Falsifiability

In a post discussing conservative attempts to spin the UN bombing in Baghdad as a sign of terrorist desperation (via Yglesias), Josh Marshall said something that caught my eye.

I’m probably getting certain particulars of this wrong, but there’s a basic principle in scientific theory: an hypothesis, to be a real hypothesis, must be capable of disproof. In other words, for an hypothesis to be a valid basis for research, there must be some data which, if found to be true, would prove the hypothesis was false. Otherwise, there’s no way to test it.

Marshall is not wrong about this, but he’s a little fuzzy. The notion he’s referring to was common among the Logical Posivists, a species of mid-20th century anglo philosopher, and it held not just that an untestable hypothesis was invalid, but that it was meaningless–it literally bore no meaning. Karl Popper (who was closely aligned with the positivists, but broke with them over the issue of whether any hypothesis can be conclusively verified) is famous for advancing the notion of falsifiability: the idea that an hypothesis can never be taken as certain and verified, but that we can legitimately prefer certain hypotheses over others if they a) offer substantive predictions that can be falsified, and b) have not yet been falsified.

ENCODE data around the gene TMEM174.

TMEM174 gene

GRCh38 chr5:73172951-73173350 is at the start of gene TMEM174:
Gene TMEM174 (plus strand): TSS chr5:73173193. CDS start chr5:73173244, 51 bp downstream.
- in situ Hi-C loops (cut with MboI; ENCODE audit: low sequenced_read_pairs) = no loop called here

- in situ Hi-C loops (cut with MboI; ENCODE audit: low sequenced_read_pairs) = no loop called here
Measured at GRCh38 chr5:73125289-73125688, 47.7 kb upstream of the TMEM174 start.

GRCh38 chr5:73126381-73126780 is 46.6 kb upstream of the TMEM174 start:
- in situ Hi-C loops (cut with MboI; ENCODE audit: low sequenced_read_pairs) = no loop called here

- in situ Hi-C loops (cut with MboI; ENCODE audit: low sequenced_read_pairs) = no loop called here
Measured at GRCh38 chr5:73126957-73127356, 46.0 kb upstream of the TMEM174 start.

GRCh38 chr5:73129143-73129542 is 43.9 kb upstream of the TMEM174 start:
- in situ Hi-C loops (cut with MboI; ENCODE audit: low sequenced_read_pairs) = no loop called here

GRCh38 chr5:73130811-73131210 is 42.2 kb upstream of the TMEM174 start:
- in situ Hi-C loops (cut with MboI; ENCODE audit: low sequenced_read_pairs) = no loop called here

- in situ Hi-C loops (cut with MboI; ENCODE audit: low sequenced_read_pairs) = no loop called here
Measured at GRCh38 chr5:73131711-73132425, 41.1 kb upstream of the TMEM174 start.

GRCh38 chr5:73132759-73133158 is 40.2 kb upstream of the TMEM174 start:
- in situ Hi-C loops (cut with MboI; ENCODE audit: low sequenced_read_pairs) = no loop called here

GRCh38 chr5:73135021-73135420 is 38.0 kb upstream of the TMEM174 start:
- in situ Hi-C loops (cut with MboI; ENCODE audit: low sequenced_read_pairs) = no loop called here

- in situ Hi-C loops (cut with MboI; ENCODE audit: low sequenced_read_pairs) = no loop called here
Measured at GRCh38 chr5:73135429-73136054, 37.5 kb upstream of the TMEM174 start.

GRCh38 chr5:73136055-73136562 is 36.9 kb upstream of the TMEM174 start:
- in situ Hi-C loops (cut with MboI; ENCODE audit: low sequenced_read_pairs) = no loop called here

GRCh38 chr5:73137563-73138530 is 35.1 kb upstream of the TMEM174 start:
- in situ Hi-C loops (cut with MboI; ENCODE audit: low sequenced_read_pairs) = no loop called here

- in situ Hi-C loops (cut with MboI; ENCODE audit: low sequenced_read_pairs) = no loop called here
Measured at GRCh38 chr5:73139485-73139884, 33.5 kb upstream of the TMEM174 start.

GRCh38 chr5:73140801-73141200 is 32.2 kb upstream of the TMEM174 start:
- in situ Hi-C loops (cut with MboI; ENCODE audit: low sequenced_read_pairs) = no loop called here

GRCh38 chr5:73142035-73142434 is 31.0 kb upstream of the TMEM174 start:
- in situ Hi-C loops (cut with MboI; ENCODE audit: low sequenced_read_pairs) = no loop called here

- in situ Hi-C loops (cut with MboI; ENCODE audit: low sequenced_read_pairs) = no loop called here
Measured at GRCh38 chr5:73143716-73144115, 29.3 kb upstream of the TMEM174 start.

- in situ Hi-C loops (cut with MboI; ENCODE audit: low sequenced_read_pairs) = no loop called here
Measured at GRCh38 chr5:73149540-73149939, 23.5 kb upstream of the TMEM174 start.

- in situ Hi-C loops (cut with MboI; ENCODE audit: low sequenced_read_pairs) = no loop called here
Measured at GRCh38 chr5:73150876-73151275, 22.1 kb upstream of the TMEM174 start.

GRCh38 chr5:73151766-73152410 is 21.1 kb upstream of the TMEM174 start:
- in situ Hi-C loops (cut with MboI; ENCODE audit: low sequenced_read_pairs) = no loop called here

In short, the way we distinguish science from superstition, and good science from bad science, is that it includes benchmarks and predictions by which it can be proven wrong. It says, “I predict X; if X does not turn out to be the case, I’m wrong.”

What’s the point? Well, Marshall is referring to recent attempts by conservatives–see the “flypaper theory” and now the “they’re desperate” theory–to spin literally anything that happens in Iraq as good news. One begins to wonder what bad news would look like.

But I don’t think it’s spin. There is a tendency on the right, and I think it’s earnest, to respect ideological simplicity (sometimes known as “moral clarity”), the idea is that it’s a virtue to hold a few simple principles fast in the face of life’s inevitable cascade of confusing or ambiguous evidence. (Reagan is taken as the paradigm case; the right desperately wants to think of GW Bush this way.) Perhaps there is some virtue to this kind of principled simplicity, but it seems pretty clear that some conservatives use it as an excuse never to confront their own assumptions. You see it in Iraq. You see it in debates about punitive violence–‘Israeli reprisals haven’t stopped terrorism? launch bigger, harsher reprisals!’ You see it in debates about economic theory–‘tax cuts haven’t produced economic growth yet? launch bigger, deeper tax cuts!’

Not to point out the obvious, but: if any positive result reinforces your ideological positions, and any negative result reinforces your ideological positions, well… you’ve become insulated from any possible counter-evidence, any possible falsification or course correction, and you will blunder forward like a blind man.

One need not strain to imagine how such an administration would behave.